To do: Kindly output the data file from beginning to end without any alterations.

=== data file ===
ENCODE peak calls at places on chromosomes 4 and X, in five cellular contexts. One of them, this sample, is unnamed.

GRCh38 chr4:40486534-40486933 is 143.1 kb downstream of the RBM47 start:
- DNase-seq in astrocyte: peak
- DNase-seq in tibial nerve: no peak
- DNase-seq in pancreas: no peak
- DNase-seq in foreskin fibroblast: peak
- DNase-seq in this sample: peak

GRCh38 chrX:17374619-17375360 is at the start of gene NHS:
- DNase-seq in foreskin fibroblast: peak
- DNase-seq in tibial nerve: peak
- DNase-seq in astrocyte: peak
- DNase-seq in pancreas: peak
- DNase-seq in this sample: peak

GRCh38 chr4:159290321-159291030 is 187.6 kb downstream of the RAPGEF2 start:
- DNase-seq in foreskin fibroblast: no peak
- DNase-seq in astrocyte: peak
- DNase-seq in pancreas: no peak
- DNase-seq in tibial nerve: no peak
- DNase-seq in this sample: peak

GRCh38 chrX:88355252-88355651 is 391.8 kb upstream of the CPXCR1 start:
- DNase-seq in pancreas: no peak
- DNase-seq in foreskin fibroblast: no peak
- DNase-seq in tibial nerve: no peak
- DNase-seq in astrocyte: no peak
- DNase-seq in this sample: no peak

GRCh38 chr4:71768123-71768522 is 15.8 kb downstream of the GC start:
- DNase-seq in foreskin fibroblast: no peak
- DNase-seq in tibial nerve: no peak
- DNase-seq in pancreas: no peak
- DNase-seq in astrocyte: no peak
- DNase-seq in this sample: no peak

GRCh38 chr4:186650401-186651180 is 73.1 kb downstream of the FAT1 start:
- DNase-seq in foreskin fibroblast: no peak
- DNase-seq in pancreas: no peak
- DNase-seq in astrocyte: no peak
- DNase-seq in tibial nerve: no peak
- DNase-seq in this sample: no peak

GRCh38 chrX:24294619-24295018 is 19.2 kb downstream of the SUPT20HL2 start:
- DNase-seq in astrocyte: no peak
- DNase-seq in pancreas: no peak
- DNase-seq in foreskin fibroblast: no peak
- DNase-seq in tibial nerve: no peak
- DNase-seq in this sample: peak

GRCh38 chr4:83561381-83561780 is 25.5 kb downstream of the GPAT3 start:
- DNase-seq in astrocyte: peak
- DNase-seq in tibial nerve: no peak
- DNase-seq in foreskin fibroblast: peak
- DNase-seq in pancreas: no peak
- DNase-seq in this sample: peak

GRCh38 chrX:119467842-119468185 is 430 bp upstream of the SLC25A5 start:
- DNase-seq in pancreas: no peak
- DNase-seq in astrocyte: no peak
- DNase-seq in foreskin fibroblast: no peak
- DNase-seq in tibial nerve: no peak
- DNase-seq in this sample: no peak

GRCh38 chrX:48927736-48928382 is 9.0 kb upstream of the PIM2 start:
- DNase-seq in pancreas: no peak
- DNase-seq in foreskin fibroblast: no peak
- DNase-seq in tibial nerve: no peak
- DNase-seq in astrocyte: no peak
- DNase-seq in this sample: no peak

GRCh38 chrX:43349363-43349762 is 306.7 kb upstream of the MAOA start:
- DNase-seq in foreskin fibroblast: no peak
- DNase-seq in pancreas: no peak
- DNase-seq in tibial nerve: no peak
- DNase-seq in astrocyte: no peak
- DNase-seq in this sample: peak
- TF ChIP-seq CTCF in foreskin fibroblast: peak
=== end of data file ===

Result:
ENCODE peak calls at places on chromosomes 4 and X, in five cellular contexts. One of them, this sample, is unnamed.

GRCh38 chr4:40486534-40486933 is 143.1 kb downstream of the RBM47 start:
- DNase-seq in astrocyte: peak
- DNase-seq in tibial nerve: no peak
- DNase-seq in pancreas: no peak
- DNase-seq in foreskin fibroblast: peak
- DNase-seq in this sample: peak

GRCh38 chrX:17374619-17375360 is at the start of gene NHS:
- DNase-seq in foreskin fibroblast: peak
- DNase-seq in tibial nerve: peak
- DNase-seq in astrocyte: peak
- DNase-seq in pancreas: peak
- DNase-seq in this sample: peak

GRCh38 chr4:159290321-159291030 is 187.6 kb downstream of the RAPGEF2 start:
- DNase-seq in foreskin fibroblast: no peak
- DNase-seq in astrocyte: peak
- DNase-seq in pancreas: no peak
- DNase-seq in tibial nerve: no peak
- DNase-seq in this sample: peak

GRCh38 chrX:88355252-88355651 is 391.8 kb upstream of the CPXCR1 start:
- DNase-seq in pancreas: no peak
- DNase-seq in foreskin fibroblast: no peak
- DNase-seq in tibial nerve: no peak
- DNase-seq in astrocyte: no peak
- DNase-seq in this sample: no peak

GRCh38 chr4:71768123-71768522 is 15.8 kb downstream of the GC start:
- DNase-seq in foreskin fibroblast: no peak
- DNase-seq in tibial nerve: no peak
- DNase-seq in pancreas: no peak
- DNase-seq in astrocyte: no peak
- DNase-seq in this sample: no peak

GRCh38 chr4:186650401-186651180 is 73.1 kb downstream of the FAT1 start:
- DNase-seq in foreskin fibroblast: no peak
- DNase-seq in pancreas: no peak
- DNase-seq in astrocyte: no peak
- DNase-seq in tibial nerve: no peak
- DNase-seq in this sample: no peak

GRCh38 chrX:24294619-24295018 is 19.2 kb downstream of the SUPT20HL2 start:
- DNase-seq in astrocyte: no peak
- DNase-seq in pancreas: no peak
- DNase-seq in foreskin fibroblast: no peak
- DNase-seq in tibial nerve: no peak
- DNase-seq in this sample: peak

GRCh38 chr4:83561381-83561780 is 25.5 kb downstream of the GPAT3 start:
- DNase-seq in astrocyte: peak
- DNase-seq in tibial nerve: no peak
- DNase-seq in foreskin fibroblast: peak
- DNase-seq in pancreas: no peak
- DNase-seq in this sample: peak

GRCh38 chrX:119467842-119468185 is 430 bp upstream of the SLC25A5 start:
- DNase-seq in pancreas: no peak
- DNase-seq in astrocyte: no peak
- DNase-seq in foreskin fibroblast: no peak
- DNase-seq in tibial nerve: no peak
- DNase-seq in this sample: no peak

GRCh38 chrX:48927736-48928382 is 9.0 kb upstream of the PIM2 start:
- DNase-seq in pancreas: no peak
- DNase-seq in foreskin fibroblast: no peak
- DNase-seq in tibial nerve: no peak
- DNase-seq in astrocyte: no peak
- DNase-seq in this sample: no peak

GRCh38 chrX:43349363-43349762 is 306.7 kb upstream of the MAOA start:
- DNase-seq in foreskin fibroblast: no peak
- DNase-seq in pancreas: no peak
- DNase-seq in tibial nerve: no peak
- DNase-seq in astrocyte: no peak
- DNase-seq in this sample: peak
- TF ChIP-seq CTCF in foreskin fibroblast: peak